Eco-nomy: why a ‘Vote for Bob’ is just the start

Have you noticed that ecology and economy have the same root? Eco is from Oikos, the Greek for ‘home’. Hence ecology is the study of home, and economics is the management of it. The two are inextricably linked. As political parties jostle for pre-election position, I want to know what they’re going to do about the real eco-nomy?

The RSPB recently launched a campaign to push environmental issues up the political agenda, asking us to ‘Vote for Bob’, a chirpy red squirrel. Bob isn’t really a squirrel. Bob is a lapwing. Bob is any native bird you care to mention. Bob is a badger. Bob is habitat. Bob is the planet. Bob wants you to use your vote in 2015 to show you care. By all means, support Bob, because your voice counts. But let’s not pretend that would be job done.

As any campaigner will tell you, nothing gets your view across better than direct communication – be it a letter, an email, or a personal challenge to the candidate on your doorstep. Prospective MPs don’t come to my door – we’re off the beaten track. But this time I’ll be seeking them out. We should all do so, because we all know things they don’t, and understand things they prefer to ignore.

The Infrastructure Bill passing the Lords this summer was ostensibly about planning. But it included other new legislation, some of it highly damaging to conservation, including reassigning any species ‘not ordinarily and naturally resident in or visiting the UK’ as nonnative. These include European beavers, whose controlled reintroduction the People’s Trust for Endangered Species (PTES) among others has supported for years, and other extinct natives such as lynx. It also includes re-established and naturalised species on Schedule 9 of the Wildlife and Countryside Act – red kites, large blue butterflies, capercaillie, common cranes, wild boar, little owls, white-tailed eagles, brown hares, cornflowers and corncockles, choughs, corncrakes – even barn owls. Native vs non-native is a hot topic in conservation circles, but it’s a question as artificial as national borders. Worryingly, a host of ecologically and culturally important species could find themselves unprotected – or even subject to legal eradication efforts. An outrageous prospect.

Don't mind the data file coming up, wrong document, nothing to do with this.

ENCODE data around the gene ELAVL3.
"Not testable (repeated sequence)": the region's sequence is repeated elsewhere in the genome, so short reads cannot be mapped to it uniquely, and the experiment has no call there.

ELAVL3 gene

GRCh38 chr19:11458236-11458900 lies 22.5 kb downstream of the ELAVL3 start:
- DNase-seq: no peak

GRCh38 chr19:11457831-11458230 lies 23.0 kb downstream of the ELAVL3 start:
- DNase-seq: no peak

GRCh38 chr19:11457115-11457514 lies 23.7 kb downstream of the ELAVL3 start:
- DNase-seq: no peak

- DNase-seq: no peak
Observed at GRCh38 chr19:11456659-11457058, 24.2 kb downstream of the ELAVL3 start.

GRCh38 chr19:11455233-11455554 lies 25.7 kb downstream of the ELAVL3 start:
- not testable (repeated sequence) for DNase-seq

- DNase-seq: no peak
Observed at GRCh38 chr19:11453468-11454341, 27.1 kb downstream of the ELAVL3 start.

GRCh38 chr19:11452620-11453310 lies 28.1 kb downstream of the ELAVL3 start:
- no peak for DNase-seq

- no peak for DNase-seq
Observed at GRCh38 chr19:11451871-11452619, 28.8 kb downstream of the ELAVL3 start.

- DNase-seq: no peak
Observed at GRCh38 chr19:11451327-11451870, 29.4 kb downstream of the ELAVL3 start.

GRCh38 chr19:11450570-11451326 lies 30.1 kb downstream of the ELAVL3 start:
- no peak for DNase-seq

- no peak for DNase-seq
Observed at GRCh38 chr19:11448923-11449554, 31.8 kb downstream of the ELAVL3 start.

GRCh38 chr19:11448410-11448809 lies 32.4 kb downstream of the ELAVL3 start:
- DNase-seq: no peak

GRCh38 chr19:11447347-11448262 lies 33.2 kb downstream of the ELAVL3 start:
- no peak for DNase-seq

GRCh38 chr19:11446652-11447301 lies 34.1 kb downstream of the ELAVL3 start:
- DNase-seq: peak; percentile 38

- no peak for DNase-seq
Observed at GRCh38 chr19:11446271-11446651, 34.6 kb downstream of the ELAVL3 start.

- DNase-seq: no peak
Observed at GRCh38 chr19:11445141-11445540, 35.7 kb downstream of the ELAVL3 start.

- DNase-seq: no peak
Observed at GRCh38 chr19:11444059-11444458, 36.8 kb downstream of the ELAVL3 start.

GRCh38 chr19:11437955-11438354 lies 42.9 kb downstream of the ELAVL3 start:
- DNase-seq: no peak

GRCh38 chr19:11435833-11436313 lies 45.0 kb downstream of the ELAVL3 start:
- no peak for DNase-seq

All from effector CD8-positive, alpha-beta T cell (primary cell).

Environmental lawmaking should be about ecology, not economics. At its most asinine, the law can protect badgers with one arm, and shoot them (badly, as it turns out) with the other. It can flip the status of the common pheasant from non-native livestock at hatching to wild (read ‘native’ for purposes of the Infrastructure Bill) so that it can be set free with millions of others into specially managed woodland and, come 1st October, shot. If sheep broke into your garden and wrecked it, the farmer would be liable. If pheasants do the same, well sorry, they are ‘wild’ animals. However once dead, they deftly metamorphose into livestock again to smooth the sale and export pathways
for their meat. Those that escape the guns are also reclassified, just in time to be rounded up for breeding. This legal shapeshifting has nothing to do with ecology, and everything to do with stakeholder interests. Policy is powerful. It can, and will reassign the value placed on our wildlife – unless we make our informed opinions clear.

I’m not naïve enough to suggest politics hasn’t always been rife with vested interest. On the plus side, we have freedom to point this out, and social media gives us a previously unimaginable power to challenge. A government of any colour should also be green – so it’s not about who is elected, it’s about ensuring they all pay heed. I wouldn’t dream of telling anyone how to vote. But I do dream about ordinary people like me confronting policymakers with the evidence and insisting they act on it. I dream that we really are a nation of animal lovers and I dream that educated common sense will prevail in the future eco-nomics of our island home. 

This article is published as a Frontline feature in the October 2014 edition of Wildlife World magazine, published by the People’s Trust for Endangered Species

Find out how you can support Bob here

Leave a Reply

Please log in using one of these methods to post your comment: Logo

You are commenting using your account. Log Out /  Change )

Google photo

You are commenting using your Google account. Log Out /  Change )

Twitter picture

You are commenting using your Twitter account. Log Out /  Change )

Facebook photo

You are commenting using your Facebook account. Log Out /  Change )

Connecting to %s